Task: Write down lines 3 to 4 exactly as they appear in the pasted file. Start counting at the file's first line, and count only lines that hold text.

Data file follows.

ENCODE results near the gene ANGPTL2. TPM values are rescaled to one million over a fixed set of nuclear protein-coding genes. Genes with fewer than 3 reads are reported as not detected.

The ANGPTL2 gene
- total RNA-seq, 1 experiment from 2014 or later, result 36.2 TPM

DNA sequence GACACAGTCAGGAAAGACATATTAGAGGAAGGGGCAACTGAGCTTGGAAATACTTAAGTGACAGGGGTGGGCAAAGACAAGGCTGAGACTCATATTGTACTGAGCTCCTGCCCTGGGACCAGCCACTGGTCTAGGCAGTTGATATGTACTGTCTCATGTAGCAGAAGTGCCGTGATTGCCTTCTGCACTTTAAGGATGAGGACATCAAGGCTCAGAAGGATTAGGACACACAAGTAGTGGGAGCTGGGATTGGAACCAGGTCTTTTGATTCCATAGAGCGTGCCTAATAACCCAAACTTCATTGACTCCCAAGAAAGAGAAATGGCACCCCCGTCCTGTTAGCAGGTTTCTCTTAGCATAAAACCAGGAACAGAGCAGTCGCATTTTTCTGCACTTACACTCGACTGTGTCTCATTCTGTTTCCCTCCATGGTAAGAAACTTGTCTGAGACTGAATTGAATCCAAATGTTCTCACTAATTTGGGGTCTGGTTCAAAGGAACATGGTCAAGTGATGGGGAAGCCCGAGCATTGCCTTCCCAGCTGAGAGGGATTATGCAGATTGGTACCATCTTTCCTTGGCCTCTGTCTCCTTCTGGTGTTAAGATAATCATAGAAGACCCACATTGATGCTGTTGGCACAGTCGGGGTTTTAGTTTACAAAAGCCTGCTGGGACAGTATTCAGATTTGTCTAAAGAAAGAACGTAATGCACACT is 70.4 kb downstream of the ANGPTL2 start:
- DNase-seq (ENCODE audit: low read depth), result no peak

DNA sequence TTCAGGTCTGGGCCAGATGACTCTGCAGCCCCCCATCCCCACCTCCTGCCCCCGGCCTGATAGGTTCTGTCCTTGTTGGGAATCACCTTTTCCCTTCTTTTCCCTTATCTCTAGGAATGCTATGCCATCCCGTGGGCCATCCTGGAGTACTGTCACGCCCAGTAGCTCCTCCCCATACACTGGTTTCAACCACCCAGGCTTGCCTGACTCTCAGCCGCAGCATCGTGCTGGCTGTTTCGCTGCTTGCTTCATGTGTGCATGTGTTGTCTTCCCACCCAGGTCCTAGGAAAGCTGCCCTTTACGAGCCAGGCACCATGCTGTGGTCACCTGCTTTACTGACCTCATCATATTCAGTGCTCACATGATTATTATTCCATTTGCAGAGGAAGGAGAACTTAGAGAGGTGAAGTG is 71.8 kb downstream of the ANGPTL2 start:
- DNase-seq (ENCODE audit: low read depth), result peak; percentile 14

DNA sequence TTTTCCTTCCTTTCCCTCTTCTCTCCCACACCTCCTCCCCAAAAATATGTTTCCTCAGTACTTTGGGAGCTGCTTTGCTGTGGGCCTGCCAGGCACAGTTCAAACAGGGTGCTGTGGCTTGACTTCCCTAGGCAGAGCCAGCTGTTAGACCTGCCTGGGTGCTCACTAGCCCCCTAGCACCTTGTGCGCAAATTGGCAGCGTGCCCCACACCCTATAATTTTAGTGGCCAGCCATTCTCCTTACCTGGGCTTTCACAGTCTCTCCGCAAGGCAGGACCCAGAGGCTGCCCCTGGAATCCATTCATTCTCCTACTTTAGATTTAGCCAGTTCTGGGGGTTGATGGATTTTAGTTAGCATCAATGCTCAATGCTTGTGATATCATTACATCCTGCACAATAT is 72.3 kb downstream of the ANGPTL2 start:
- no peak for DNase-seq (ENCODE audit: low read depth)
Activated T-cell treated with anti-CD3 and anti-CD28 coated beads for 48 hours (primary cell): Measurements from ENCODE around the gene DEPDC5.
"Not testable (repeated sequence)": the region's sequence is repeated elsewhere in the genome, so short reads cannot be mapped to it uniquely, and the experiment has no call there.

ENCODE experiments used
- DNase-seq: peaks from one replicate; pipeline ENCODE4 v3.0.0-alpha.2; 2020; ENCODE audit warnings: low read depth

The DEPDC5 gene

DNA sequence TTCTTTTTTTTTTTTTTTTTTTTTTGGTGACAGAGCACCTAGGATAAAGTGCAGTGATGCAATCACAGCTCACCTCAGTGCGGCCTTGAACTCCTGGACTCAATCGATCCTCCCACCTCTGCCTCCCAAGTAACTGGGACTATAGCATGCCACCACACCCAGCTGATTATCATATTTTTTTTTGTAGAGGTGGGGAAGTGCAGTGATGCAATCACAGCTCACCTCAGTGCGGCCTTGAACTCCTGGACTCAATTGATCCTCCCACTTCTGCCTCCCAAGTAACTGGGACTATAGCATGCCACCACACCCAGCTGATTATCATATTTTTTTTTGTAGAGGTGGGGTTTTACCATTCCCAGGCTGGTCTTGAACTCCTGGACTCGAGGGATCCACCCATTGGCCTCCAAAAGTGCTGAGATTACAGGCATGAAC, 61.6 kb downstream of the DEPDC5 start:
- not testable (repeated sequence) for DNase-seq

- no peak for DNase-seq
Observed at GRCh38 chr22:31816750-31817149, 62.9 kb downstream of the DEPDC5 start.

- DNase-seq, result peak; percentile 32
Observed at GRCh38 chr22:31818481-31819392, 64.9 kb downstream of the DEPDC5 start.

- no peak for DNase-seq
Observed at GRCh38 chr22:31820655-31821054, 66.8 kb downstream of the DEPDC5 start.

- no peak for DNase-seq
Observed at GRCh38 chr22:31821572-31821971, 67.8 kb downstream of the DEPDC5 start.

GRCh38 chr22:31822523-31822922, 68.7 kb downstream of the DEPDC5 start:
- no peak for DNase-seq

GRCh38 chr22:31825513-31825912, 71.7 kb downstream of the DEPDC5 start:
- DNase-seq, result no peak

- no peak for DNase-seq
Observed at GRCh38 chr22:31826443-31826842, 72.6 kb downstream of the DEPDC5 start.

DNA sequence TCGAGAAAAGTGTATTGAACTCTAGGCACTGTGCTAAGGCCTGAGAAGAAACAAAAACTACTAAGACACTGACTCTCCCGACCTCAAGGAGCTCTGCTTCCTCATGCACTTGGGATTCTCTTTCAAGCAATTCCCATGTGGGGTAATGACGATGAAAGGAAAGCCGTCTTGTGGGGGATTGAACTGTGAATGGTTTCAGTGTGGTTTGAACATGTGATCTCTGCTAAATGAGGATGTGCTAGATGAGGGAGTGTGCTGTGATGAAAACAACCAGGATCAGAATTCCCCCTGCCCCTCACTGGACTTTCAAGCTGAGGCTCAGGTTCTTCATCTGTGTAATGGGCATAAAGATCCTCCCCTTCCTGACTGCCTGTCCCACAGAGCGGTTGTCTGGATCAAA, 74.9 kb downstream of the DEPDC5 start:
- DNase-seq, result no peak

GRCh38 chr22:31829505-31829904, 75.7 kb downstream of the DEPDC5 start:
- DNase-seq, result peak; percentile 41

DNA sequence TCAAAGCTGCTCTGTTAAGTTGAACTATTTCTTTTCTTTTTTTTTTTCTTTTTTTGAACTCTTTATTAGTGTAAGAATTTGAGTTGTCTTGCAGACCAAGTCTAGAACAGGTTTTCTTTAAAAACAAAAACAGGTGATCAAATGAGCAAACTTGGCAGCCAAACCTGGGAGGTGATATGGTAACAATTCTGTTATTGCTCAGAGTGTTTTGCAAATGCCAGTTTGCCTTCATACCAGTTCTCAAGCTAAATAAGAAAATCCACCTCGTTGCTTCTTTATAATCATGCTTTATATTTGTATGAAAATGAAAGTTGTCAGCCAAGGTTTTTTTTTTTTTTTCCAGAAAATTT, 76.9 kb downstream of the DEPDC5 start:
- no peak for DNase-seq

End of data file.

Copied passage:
- total RNA-seq, 1 experiment from 2014 or later, result 36.2 TPM

DNA sequence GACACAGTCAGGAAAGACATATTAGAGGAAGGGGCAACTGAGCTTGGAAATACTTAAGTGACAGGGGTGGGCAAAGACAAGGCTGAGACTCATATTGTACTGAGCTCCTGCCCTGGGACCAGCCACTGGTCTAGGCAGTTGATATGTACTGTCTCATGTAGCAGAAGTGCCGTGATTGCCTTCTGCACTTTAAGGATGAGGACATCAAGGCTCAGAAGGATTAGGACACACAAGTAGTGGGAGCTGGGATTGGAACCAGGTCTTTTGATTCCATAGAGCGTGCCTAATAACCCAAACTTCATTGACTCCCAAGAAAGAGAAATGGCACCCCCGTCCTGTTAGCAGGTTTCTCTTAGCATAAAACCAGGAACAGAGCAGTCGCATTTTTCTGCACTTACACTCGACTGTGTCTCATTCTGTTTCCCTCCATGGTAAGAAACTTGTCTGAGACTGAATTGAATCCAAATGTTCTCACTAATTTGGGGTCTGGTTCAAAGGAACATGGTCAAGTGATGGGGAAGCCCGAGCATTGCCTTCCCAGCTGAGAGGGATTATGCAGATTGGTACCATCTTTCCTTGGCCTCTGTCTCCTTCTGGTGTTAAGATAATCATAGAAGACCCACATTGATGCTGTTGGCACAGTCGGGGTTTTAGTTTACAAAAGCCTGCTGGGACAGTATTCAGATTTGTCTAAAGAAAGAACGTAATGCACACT is 70.4 kb downstream of the ANGPTL2 start: